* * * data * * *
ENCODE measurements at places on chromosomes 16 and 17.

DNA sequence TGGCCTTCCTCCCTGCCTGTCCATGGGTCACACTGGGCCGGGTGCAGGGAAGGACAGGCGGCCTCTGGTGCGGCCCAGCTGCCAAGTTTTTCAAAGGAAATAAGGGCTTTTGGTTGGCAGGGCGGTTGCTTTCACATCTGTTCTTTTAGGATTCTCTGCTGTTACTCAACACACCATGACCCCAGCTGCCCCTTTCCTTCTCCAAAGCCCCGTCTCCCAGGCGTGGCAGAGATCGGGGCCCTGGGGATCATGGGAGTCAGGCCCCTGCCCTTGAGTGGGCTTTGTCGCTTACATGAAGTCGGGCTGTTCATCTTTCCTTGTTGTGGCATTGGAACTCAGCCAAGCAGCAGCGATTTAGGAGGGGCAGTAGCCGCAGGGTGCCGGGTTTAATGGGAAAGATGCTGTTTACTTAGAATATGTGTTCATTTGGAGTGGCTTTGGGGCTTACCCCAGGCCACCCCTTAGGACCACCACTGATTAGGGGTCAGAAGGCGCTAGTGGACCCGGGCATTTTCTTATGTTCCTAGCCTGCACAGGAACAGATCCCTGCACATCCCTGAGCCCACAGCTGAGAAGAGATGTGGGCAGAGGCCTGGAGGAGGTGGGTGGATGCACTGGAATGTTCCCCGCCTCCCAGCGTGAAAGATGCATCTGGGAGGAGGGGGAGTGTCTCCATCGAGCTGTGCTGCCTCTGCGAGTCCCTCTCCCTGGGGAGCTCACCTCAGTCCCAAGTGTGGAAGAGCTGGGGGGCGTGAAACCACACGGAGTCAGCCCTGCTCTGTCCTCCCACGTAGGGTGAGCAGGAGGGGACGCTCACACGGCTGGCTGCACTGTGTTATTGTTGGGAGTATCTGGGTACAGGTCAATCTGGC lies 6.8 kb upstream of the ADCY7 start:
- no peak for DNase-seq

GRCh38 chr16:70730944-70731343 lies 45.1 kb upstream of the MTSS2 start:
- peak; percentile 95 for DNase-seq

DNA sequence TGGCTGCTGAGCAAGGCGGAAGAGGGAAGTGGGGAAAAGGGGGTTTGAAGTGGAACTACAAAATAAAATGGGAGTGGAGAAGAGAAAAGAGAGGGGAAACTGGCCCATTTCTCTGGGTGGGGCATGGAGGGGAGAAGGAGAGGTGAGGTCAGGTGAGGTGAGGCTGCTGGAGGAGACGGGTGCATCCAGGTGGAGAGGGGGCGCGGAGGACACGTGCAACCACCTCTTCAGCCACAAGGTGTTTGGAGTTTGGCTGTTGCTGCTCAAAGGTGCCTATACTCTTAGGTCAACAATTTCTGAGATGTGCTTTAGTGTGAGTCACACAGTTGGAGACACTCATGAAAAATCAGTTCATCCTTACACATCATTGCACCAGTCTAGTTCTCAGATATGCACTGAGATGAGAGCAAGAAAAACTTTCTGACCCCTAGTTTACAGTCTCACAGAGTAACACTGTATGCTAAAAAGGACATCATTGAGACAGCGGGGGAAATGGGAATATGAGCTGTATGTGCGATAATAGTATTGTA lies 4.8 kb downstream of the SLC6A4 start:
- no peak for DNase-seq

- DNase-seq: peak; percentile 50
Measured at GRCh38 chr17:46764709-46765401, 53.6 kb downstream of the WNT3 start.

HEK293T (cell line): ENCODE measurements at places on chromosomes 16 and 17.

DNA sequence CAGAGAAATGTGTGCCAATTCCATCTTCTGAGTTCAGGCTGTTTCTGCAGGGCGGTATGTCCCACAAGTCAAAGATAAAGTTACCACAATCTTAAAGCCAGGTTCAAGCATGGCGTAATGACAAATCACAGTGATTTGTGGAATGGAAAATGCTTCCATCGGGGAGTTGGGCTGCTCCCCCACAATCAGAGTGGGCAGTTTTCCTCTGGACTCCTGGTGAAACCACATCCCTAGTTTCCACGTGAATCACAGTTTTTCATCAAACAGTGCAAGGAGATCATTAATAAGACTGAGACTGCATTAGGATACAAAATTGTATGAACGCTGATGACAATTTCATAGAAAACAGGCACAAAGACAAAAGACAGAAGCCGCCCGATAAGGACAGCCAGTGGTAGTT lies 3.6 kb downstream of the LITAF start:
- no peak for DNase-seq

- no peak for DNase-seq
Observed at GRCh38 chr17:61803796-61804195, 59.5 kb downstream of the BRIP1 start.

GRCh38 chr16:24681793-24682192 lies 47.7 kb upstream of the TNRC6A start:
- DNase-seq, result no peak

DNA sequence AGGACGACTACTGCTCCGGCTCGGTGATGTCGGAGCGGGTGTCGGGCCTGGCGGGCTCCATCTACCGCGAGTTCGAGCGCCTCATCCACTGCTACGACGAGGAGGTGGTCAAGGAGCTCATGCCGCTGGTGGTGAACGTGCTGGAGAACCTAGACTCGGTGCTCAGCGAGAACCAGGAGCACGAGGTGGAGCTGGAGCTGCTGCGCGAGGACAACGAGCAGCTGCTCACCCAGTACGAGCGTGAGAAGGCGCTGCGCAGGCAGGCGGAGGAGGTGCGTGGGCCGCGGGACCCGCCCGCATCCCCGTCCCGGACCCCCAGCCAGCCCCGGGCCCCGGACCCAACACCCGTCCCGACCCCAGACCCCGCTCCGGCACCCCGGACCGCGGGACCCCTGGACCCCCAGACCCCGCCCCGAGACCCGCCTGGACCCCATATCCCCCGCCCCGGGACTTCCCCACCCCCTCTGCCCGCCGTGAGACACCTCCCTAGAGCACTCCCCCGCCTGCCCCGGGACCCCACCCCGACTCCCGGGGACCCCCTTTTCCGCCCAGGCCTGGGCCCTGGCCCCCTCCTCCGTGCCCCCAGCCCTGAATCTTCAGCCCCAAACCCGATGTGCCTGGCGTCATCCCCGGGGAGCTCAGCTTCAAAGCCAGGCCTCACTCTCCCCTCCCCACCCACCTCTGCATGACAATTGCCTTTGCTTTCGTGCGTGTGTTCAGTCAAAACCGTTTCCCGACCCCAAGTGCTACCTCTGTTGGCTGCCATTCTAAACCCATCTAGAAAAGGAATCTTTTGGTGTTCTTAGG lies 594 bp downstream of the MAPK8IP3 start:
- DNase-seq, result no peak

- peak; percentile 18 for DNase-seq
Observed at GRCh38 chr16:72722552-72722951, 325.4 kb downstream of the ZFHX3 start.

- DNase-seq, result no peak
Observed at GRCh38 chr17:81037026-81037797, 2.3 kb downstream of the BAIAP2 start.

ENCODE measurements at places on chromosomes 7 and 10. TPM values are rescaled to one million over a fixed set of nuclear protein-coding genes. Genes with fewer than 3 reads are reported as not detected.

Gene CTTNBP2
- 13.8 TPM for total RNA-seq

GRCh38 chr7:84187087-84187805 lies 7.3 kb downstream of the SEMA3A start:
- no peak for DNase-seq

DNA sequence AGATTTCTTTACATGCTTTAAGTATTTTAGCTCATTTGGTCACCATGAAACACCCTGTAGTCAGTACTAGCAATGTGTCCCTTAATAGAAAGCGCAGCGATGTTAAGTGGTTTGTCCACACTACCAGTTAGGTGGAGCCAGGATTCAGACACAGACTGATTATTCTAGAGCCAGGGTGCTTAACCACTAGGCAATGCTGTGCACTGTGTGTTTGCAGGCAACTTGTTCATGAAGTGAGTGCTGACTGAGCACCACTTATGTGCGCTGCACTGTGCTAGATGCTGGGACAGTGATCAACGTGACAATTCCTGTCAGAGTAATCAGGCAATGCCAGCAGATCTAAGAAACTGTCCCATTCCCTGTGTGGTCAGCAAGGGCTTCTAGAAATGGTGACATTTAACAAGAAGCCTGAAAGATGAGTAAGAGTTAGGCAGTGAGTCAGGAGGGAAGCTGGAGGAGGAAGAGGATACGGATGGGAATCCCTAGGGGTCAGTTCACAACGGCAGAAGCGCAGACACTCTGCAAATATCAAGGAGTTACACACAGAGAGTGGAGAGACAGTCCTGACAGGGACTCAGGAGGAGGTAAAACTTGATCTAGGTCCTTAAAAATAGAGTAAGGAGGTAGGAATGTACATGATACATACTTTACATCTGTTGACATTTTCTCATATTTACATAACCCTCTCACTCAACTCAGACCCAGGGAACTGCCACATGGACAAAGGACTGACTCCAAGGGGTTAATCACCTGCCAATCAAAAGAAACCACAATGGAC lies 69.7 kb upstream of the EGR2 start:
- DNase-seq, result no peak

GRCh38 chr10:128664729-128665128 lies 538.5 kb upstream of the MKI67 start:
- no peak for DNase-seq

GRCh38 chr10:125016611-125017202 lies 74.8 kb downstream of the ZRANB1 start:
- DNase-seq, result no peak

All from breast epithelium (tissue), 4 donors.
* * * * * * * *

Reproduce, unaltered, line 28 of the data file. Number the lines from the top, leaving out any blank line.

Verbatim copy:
DNA sequence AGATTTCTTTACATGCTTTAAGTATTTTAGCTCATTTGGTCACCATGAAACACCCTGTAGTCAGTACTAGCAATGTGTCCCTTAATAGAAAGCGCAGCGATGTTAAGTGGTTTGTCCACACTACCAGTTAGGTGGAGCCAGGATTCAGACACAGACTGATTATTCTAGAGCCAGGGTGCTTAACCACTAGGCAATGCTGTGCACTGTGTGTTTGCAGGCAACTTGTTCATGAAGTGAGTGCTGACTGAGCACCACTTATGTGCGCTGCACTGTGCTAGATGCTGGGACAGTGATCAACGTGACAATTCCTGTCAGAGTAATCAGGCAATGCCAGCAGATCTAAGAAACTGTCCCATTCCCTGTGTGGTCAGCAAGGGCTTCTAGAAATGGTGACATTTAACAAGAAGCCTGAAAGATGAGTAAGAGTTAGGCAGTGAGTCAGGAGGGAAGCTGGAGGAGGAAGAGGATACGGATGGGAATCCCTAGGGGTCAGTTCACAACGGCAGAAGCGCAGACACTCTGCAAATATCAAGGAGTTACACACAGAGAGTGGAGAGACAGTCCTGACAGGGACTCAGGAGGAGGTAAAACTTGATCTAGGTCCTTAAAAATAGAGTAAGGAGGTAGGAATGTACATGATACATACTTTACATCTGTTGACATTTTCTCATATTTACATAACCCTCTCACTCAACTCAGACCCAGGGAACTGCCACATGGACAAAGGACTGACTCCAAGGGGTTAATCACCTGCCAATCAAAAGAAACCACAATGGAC lies 69.7 kb upstream of the EGR2 start: